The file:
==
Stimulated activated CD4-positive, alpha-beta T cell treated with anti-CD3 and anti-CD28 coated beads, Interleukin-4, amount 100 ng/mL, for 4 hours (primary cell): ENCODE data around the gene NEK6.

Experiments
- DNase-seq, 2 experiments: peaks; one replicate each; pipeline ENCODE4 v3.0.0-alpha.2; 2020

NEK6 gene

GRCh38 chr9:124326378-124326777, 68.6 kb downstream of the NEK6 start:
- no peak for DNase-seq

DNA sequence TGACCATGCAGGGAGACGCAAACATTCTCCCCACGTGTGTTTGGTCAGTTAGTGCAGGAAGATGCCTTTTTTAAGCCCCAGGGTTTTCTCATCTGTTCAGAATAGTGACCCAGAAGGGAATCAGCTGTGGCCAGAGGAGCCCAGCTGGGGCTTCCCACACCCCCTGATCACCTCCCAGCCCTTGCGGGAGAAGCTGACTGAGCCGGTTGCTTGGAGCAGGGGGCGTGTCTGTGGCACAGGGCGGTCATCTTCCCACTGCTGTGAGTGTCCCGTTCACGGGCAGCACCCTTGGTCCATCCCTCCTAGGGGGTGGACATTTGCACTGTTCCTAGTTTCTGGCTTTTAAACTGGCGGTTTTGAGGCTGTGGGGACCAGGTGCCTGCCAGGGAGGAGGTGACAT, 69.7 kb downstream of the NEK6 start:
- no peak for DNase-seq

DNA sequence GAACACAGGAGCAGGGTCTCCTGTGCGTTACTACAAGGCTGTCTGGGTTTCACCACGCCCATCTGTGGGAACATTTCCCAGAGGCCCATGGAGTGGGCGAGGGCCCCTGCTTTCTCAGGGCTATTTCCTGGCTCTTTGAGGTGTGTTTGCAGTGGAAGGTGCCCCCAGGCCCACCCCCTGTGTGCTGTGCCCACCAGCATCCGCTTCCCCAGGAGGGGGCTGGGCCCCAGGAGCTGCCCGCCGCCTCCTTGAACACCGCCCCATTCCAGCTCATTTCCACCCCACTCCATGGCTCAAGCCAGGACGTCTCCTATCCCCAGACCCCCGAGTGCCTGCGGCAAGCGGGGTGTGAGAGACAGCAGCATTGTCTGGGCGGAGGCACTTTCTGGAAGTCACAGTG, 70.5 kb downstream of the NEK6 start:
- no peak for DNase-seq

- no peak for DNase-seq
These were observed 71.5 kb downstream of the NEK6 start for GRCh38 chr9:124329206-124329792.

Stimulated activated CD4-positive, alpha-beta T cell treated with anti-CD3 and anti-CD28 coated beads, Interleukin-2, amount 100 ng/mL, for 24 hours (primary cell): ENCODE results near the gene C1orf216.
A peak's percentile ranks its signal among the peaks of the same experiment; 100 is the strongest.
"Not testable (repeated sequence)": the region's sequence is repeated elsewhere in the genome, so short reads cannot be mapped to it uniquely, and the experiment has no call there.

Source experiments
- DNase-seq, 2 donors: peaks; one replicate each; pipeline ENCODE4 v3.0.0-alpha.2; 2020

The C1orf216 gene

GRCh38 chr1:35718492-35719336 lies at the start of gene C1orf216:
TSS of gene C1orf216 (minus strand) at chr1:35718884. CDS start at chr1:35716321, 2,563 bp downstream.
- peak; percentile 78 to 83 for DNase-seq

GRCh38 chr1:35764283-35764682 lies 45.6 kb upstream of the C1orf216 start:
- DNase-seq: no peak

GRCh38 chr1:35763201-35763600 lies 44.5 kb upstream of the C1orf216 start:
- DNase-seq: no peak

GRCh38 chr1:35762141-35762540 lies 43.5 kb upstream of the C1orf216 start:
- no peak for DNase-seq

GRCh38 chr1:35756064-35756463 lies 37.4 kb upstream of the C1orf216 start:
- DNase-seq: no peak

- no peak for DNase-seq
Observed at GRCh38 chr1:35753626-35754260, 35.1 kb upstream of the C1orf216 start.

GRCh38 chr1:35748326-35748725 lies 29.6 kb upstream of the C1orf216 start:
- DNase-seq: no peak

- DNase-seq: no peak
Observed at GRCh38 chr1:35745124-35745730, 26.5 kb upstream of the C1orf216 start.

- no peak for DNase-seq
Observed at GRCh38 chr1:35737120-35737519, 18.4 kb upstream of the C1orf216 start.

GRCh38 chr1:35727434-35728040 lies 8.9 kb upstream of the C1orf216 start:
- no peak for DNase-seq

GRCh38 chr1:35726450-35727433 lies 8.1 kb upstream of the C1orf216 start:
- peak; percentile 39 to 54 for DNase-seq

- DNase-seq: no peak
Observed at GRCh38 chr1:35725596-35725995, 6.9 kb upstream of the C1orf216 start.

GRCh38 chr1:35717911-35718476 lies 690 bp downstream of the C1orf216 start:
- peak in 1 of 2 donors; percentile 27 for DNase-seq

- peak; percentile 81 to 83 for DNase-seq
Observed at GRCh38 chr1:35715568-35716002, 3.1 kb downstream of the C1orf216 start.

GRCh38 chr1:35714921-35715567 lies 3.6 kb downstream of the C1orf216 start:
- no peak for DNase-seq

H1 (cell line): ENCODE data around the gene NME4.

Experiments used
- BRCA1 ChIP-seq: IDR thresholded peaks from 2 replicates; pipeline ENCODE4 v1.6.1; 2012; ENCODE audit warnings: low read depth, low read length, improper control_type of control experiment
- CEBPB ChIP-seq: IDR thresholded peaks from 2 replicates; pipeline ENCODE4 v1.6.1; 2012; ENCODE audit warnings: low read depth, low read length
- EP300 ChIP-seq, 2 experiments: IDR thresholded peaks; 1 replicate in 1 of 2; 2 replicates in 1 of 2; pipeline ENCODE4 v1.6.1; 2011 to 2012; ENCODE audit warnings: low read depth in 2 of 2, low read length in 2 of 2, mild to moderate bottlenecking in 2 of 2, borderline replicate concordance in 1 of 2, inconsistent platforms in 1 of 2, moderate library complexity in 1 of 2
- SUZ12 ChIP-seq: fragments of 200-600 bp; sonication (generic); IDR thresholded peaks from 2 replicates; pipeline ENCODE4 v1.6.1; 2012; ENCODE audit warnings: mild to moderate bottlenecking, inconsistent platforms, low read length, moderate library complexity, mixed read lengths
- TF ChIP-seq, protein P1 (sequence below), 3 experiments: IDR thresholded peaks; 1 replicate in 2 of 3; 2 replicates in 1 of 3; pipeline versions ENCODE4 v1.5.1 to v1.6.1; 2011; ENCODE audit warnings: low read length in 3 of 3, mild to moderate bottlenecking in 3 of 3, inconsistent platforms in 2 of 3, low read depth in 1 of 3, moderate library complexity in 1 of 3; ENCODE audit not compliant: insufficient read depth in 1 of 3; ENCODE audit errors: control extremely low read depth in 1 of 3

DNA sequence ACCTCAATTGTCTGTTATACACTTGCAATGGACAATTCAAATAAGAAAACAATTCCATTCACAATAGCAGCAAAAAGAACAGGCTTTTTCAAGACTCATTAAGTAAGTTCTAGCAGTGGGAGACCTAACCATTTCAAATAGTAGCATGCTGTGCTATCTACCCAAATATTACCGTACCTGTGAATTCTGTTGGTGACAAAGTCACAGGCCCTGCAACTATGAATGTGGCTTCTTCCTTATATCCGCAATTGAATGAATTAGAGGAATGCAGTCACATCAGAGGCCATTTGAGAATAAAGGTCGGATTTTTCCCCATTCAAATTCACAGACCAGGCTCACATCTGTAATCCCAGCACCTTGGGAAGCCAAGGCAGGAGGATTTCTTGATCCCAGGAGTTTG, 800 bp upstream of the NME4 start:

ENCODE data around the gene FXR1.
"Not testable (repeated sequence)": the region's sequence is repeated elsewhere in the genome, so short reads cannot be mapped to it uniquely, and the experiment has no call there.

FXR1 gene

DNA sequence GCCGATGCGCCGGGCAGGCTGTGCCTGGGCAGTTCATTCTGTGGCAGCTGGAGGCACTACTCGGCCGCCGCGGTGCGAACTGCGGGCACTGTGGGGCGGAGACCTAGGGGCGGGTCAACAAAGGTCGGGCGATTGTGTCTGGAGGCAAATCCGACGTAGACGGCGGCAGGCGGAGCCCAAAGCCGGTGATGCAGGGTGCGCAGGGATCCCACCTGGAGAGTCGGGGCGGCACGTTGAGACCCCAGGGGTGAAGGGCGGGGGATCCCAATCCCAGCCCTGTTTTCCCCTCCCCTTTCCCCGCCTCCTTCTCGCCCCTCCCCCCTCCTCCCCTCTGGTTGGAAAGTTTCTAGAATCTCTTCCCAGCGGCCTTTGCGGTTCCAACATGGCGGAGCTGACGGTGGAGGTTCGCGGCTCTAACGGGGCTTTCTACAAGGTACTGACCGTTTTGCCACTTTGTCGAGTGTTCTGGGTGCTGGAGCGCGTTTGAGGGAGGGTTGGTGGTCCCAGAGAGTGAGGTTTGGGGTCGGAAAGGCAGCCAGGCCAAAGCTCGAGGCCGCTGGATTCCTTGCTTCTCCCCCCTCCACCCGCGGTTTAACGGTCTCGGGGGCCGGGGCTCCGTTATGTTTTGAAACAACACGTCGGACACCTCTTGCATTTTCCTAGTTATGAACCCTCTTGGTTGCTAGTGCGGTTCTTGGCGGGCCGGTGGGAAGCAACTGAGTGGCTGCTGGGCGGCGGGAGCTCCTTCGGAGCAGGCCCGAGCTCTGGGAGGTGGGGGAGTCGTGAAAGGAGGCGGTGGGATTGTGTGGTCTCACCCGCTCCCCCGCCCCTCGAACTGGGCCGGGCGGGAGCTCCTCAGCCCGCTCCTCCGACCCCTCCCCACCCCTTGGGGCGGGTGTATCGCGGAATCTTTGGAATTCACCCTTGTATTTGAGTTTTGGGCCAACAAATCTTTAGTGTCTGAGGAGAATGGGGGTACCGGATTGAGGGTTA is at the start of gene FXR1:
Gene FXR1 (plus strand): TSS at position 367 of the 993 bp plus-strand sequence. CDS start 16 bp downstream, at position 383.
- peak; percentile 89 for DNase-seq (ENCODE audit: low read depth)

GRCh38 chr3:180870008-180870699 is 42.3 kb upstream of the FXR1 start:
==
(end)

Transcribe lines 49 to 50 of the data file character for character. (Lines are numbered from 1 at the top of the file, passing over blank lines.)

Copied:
- no peak for DNase-seq

H1 (cell line): ENCODE data around the gene NME4.